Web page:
Those who read are an exacting bunch. We grew up with professionally proofread books, back when publishers could still afford to pay someone to make sure no spelling mistake got by, no errant comma, sneaky typo, sloppy grammar or lazy punctuation. We had high expectations of our reading material. Now we tend to notice when something on a page is wrong; it’s jarring. “How in heaven’s name,” we exclaim, with a sense of superiority, “did they miss that one!”
Go to work for a weekly newspaper. It will humble you in a hurry. As painstakingly as you manage all the information that goes through your hands, there will be errors: minor, glaring, and everything in between. There will be names misspelled in spite of your best efforts; there will be wrong names altogether! There will be numbers dropped, miscounted, mixed up. You will look at something twice and not see that it’s not what it should be. You will have trouble understanding something as written, scratch your head, sort it as best you can, and still manage to mess it up. When, after the newspaper is printed, you flip through it for the pleasure of seeing the result of your labour, you will surely find one godforsaken glitch that will make your teeth grind in frustration.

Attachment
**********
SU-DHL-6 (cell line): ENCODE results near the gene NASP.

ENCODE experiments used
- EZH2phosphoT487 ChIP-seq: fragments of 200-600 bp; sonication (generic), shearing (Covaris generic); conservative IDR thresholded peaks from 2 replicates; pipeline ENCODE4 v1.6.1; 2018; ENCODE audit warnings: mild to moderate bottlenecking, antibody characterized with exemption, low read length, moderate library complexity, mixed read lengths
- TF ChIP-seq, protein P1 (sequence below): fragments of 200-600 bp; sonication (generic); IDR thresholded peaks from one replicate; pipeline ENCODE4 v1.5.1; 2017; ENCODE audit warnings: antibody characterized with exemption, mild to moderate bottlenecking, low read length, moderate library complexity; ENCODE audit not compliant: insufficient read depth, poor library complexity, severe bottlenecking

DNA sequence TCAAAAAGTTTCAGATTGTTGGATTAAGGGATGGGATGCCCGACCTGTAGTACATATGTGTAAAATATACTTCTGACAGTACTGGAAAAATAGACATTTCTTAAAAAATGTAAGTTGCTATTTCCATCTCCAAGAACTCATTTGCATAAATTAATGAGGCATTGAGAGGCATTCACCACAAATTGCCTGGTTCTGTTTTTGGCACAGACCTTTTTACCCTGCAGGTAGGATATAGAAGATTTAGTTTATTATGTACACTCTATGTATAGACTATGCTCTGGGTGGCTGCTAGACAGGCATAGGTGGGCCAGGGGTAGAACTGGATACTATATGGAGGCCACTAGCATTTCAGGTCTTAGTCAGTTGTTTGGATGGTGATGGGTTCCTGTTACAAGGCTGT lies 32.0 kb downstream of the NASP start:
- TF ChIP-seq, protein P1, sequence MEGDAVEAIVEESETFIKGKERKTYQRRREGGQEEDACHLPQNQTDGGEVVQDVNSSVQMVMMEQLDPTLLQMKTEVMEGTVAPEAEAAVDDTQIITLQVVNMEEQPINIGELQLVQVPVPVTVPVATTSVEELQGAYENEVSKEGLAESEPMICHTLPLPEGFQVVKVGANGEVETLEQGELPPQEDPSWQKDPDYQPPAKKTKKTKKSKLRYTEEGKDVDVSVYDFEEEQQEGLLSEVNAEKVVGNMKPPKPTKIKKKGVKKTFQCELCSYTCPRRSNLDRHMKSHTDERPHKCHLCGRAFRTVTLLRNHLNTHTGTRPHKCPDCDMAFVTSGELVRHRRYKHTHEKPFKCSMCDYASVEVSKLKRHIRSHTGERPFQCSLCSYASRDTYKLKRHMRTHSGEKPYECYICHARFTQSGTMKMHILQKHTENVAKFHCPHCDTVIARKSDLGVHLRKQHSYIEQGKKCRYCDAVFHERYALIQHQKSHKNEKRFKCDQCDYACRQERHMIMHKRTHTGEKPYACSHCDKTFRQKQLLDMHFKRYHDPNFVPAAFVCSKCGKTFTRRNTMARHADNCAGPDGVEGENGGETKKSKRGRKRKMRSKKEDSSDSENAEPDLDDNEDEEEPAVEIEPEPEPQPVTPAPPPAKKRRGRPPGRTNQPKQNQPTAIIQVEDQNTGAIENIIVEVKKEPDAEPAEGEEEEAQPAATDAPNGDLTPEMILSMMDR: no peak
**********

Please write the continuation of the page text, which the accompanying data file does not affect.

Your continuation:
You’ll cringe at the injustice of it all. You worked so diligently and still it’s not perfect? Perhaps, you’ll tell yourself (small comfort that it is), most readers won’t notice. You’ll hope it’s obvious that for every mistake that gets into the paper, 100 mistakes never made it. Yet certain blunders must be corrected and apologized for. You screwed up? You’ve got to straighten your spine and carry on.
Mostly you wonder how this could happen, considering how careful you were. Eventually you come to accept that it just does; there seems to be no getting around it when you’re handling thousands of words a week and dozens of photographs, and it all has to be done yesterday. There’s a long list of things to do and a deadline to meet. You don’t have a spare moment to wallow in regret; it’s already time to get busy putting the next issue together. You do the pick-yourself-up, dust-yourself-off, start-all-over-again thing and vow to do better. You’ll pay closer attention! You’ll double-check twice instead of once!
These days, when a stupid mistake jumps out at you from the pages of a novel, or the shamefully muddled headline on the front page of a daily makes you shake your head, you leap right down off your snooty horse, sadly aware that “there, but for the grace of God, go I.” You’re slightly less quick to judge, to gloat, to delight in the evidence of someone else’s imperfection. (Only slightly; old habits don’t dissolve so easily.) You know that you, yourself, are going to get another turn on the merry-go-round of editors’ nightmares. There’s no getting off it.
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